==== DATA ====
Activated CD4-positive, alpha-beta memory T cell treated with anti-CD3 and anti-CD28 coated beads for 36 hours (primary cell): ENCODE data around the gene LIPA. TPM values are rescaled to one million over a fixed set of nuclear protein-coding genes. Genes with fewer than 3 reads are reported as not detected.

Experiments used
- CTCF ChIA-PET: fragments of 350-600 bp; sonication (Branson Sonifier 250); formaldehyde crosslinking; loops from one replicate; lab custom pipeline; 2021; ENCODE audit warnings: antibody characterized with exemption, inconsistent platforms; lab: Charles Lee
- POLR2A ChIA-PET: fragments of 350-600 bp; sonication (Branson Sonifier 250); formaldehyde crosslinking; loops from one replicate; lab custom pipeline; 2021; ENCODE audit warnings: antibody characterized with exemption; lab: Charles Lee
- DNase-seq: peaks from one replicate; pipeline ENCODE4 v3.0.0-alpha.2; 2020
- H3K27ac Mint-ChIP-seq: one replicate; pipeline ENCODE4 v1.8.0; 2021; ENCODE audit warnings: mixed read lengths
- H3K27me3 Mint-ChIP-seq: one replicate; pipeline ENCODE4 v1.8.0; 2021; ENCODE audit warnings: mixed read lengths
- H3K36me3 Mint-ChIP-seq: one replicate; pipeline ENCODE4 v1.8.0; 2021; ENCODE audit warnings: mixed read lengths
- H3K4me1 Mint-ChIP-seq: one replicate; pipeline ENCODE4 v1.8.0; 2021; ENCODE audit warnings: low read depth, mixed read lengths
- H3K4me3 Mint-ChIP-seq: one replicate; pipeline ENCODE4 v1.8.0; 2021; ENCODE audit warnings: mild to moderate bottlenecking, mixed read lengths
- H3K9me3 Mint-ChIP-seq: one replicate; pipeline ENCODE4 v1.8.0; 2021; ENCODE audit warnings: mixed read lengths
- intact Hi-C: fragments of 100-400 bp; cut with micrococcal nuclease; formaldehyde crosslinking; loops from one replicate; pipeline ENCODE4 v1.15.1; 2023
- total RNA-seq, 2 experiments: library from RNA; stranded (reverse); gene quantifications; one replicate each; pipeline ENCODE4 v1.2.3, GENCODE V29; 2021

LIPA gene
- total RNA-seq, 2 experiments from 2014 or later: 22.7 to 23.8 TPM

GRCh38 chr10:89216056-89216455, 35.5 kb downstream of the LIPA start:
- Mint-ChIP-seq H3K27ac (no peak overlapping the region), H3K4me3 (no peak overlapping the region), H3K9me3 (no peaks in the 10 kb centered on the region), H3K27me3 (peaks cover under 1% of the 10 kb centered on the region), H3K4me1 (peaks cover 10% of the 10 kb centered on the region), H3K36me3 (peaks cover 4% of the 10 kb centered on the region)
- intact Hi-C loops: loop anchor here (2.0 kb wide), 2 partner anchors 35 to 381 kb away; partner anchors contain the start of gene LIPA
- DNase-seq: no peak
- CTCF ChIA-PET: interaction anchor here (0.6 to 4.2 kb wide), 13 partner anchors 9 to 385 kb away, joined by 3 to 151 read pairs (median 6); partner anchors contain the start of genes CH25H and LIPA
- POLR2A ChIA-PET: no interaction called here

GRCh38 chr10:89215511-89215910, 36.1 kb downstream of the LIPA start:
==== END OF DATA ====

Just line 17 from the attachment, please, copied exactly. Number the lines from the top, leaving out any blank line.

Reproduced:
- Mint-ChIP-seq H3K27ac (no peak overlapping the region), H3K4me3 (no peak overlapping the region), H3K9me3 (no peaks in the 10 kb centered on the region), H3K27me3 (peaks cover under 1% of the 10 kb centered on the region), H3K4me1 (peaks cover 10% of the 10 kb centered on the region), H3K36me3 (peaks cover 4% of the 10 kb centered on the region)